For more info: visit laartbookfair.net
The work of Margo Wolowiec.
**All images are from www.margowolowiec.com
The work of Kristine Eudey.
Kristine is currently has an exhibition up at Oak Common in Oakland, Ca.
Backstock Gallery is pleased to announce “How do you say what it’s like”, a solo exhibition of new work by Oakland based artist Kristine Eudey.
“I’m lately tied up with an idea about the photograph as both a thing in the world but more so as a mirror, reflecting back, not being of the world but made of its material and tied intrinsically to it. I come back again and again to the split, the doubling, the break.It provides a place for that displacement to be contained, the displacement that happens whenever you take anything out of its context and look at it, point to it. The break forces you into remembering that the image is a surface, a thing, a something else.”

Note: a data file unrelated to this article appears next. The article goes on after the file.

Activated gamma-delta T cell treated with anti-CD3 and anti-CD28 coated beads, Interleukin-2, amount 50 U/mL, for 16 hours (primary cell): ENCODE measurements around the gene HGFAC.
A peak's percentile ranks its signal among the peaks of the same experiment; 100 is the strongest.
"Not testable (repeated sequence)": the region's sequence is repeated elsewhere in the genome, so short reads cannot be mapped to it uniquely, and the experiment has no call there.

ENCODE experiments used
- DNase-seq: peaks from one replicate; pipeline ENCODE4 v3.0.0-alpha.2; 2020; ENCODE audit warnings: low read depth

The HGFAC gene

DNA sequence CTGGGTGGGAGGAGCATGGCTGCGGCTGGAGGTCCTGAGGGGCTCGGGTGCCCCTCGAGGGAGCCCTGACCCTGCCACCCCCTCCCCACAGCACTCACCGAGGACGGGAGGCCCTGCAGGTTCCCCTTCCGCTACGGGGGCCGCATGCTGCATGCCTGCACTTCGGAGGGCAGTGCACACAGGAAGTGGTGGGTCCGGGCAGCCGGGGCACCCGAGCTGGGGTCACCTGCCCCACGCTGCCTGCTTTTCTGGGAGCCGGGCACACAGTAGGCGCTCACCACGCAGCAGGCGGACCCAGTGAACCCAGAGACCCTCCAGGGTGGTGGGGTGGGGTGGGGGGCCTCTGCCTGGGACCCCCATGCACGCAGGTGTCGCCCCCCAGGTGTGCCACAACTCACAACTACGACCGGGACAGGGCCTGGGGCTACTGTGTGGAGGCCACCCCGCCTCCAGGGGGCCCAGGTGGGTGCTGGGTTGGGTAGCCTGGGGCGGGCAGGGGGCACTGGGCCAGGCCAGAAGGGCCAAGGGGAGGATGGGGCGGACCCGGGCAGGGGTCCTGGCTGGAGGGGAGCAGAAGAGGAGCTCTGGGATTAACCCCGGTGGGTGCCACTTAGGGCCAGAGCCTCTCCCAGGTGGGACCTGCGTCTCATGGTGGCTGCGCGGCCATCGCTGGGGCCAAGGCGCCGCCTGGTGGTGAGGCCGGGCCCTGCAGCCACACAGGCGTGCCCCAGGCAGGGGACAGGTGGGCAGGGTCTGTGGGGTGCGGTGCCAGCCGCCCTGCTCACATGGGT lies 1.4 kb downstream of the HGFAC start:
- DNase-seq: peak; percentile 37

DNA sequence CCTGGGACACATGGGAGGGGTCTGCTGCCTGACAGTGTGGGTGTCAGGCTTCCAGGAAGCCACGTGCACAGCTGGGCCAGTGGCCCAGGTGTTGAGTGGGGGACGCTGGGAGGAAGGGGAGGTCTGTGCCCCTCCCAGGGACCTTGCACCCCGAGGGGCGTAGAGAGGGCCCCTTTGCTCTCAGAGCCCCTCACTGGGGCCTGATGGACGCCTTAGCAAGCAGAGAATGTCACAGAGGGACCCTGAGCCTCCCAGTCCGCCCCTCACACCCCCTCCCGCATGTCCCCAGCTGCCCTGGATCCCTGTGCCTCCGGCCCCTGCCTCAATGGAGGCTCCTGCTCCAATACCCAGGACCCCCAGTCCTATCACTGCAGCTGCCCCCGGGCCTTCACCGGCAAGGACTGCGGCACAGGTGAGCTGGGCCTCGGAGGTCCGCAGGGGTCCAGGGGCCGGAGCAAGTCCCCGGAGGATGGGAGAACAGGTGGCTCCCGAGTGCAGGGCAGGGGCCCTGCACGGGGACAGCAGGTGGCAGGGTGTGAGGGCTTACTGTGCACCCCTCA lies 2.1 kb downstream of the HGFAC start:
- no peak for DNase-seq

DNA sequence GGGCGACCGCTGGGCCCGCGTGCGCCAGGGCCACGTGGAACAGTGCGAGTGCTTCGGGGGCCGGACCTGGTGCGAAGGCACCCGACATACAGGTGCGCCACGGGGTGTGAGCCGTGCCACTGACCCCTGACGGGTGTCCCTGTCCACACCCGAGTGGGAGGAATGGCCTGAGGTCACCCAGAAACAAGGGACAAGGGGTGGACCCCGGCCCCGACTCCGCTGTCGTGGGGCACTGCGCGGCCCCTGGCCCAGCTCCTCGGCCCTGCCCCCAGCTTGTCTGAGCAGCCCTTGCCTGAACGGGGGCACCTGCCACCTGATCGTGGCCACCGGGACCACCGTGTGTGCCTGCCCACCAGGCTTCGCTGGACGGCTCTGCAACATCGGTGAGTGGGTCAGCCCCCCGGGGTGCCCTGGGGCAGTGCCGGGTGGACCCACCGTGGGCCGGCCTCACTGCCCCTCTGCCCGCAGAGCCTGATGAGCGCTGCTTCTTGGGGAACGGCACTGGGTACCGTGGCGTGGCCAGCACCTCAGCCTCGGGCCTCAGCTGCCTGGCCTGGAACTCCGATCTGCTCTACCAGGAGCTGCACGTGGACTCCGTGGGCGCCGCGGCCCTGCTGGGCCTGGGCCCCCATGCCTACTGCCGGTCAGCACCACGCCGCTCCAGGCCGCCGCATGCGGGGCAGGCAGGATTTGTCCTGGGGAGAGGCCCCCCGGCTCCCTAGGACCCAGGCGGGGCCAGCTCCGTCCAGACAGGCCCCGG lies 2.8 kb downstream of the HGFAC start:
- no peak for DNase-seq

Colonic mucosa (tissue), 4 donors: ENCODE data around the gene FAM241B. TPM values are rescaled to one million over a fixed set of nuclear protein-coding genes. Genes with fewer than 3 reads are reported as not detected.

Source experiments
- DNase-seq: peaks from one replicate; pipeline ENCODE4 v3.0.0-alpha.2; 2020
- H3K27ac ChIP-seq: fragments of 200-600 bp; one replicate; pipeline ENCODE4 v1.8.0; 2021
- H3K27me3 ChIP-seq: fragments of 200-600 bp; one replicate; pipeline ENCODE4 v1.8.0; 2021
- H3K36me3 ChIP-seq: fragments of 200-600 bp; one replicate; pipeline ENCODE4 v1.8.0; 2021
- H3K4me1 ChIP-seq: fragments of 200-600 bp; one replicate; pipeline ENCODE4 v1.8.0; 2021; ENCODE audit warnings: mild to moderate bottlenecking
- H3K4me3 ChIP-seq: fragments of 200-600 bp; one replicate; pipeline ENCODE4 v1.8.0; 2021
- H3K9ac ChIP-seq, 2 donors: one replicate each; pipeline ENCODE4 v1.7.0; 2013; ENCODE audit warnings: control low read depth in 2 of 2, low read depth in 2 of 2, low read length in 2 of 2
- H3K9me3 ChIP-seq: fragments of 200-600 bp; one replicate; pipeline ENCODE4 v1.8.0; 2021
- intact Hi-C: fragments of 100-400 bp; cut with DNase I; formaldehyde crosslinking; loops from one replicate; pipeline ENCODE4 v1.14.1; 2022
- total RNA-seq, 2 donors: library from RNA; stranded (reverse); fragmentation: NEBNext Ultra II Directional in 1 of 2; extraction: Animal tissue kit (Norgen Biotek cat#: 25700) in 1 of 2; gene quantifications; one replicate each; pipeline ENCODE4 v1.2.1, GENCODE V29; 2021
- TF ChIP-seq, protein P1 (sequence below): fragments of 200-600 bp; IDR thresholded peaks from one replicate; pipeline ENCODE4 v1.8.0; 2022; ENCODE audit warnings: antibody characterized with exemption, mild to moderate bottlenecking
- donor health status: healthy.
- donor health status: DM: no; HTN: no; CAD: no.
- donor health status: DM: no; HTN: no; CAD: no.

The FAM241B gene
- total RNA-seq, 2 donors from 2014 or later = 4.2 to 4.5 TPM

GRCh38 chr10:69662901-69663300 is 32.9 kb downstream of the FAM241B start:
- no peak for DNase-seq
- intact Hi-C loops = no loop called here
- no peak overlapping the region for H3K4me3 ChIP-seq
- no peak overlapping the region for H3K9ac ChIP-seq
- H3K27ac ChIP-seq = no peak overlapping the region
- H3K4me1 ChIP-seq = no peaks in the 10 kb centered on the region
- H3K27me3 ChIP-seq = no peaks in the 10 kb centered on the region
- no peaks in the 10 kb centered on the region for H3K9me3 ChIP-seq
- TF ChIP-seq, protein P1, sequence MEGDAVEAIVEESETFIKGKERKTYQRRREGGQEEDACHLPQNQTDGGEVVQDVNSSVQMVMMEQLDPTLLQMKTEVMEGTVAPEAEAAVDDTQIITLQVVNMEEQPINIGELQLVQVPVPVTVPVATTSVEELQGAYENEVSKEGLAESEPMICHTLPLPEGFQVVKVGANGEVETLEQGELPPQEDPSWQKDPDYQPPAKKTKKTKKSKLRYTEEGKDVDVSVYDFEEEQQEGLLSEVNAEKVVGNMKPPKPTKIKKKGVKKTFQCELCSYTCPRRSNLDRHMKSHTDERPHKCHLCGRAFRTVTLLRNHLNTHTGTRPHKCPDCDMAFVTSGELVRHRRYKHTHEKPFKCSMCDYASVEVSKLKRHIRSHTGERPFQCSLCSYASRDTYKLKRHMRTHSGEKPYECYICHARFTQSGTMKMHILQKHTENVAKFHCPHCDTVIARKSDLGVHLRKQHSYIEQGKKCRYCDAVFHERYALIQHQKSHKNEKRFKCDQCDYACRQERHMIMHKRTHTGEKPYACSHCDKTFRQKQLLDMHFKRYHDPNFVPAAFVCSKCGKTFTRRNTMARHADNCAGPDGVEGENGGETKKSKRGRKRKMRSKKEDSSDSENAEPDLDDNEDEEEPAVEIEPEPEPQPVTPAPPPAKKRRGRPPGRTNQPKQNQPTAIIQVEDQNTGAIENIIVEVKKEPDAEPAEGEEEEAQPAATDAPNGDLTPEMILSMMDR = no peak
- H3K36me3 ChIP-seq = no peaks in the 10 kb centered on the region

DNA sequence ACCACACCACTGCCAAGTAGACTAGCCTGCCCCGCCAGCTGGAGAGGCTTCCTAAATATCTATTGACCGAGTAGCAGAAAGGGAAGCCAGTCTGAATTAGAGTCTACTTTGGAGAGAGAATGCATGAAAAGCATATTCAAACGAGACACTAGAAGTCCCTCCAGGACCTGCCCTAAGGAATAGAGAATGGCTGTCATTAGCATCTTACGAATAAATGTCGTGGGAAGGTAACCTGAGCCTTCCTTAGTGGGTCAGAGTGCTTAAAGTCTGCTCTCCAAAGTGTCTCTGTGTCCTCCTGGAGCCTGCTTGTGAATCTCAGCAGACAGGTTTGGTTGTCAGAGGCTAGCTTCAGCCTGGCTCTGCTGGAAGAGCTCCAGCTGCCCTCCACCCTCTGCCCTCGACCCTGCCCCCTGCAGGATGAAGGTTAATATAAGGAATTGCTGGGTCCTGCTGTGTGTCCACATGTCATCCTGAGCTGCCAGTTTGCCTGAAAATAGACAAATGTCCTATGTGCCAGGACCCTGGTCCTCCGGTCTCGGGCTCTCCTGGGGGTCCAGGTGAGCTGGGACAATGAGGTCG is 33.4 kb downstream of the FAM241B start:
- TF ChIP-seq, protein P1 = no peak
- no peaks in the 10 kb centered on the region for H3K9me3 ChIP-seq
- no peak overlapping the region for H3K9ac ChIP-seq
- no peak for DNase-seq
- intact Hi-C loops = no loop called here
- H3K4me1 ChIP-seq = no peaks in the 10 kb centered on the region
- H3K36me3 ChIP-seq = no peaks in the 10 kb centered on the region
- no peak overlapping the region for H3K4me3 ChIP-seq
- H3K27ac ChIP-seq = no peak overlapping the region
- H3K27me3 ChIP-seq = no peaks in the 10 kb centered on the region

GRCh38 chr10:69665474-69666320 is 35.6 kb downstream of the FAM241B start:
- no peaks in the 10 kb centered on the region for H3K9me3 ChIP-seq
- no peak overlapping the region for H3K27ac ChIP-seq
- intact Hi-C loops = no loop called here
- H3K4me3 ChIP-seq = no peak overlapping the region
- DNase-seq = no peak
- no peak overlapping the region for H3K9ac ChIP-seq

Kristine Eudey sees the photographic form as rooted in two vastly different belief systems and her current work explores the flux between these two poles. The first of which is separatory, and along this line she questions how the photograph separates us from the world as lived, seen, and experienced. In some fundamental ways it constructs a lens through which we see, understand, and engage. We see through pictures, and we are constituted as separate from that which is seen through this relationship to vision. The world is then different than it was before viewing it through the image. Through this separation we become disembodied, from both ourselves and the body of the world to which we’re connected. She considers the question ‘what can one know by seeing?’, and this question of knowing and what this kind of knowing does and does not support underpins her relationship to the medium. At a basic level it is not just about vision at all, but about the ways in which it is possible to conceive of the relationship between “I” and “everything”.